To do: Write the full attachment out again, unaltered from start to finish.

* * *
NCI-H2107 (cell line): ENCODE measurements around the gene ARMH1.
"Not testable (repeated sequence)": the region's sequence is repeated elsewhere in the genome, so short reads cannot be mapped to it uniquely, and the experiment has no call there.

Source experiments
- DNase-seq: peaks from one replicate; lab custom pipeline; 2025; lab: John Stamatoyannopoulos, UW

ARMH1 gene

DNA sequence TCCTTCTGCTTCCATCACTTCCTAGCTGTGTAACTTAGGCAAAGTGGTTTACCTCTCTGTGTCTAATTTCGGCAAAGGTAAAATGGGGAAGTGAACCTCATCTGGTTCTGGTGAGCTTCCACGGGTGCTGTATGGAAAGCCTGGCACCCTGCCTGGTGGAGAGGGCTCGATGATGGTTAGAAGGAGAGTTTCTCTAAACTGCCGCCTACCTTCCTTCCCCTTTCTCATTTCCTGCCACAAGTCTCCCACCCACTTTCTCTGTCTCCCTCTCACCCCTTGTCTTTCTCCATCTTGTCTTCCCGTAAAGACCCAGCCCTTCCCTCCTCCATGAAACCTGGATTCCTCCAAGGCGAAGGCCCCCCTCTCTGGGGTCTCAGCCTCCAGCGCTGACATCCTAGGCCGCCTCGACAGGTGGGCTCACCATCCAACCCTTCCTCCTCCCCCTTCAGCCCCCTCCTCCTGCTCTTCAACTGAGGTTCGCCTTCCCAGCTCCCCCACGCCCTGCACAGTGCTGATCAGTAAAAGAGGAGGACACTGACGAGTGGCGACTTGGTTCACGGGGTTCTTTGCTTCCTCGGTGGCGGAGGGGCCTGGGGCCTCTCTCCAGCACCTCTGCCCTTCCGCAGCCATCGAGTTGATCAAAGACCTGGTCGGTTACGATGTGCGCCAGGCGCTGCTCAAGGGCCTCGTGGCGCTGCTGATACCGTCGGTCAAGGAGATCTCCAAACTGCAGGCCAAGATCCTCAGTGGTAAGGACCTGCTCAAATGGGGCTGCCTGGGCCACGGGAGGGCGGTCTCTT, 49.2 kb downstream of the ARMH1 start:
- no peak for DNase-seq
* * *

NCI-H2107 (cell line): ENCODE measurements around the gene ARMH1.
"Not testable (repeated sequence)": the region's sequence is repeated elsewhere in the genome, so short reads cannot be mapped to it uniquely, and the experiment has no call there.

Source experiments
- DNase-seq: peaks from one replicate; lab custom pipeline; 2025; lab: John Stamatoyannopoulos, UW

ARMH1 gene

DNA sequence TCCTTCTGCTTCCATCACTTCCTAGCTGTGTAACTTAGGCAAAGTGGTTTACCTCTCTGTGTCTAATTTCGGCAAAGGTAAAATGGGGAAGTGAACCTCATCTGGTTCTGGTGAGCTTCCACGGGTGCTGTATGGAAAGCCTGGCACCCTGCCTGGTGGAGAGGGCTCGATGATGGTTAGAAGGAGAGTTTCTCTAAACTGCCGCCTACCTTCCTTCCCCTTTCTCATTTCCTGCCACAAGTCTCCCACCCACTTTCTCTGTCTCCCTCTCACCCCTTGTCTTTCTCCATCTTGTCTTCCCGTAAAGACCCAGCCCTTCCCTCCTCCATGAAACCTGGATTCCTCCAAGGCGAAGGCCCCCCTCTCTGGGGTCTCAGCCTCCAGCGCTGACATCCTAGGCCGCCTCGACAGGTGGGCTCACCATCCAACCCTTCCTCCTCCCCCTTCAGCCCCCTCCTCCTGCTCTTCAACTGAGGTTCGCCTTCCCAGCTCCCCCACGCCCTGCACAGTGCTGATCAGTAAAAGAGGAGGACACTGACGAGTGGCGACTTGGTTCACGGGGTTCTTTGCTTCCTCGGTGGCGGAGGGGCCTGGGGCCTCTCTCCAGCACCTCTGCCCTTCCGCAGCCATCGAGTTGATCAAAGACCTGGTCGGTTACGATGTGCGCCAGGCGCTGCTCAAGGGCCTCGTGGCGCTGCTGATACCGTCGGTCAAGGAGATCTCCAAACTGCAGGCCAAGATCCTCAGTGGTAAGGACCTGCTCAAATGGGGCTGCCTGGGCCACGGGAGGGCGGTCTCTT, 49.2 kb downstream of the ARMH1 start:
- no peak for DNase-seq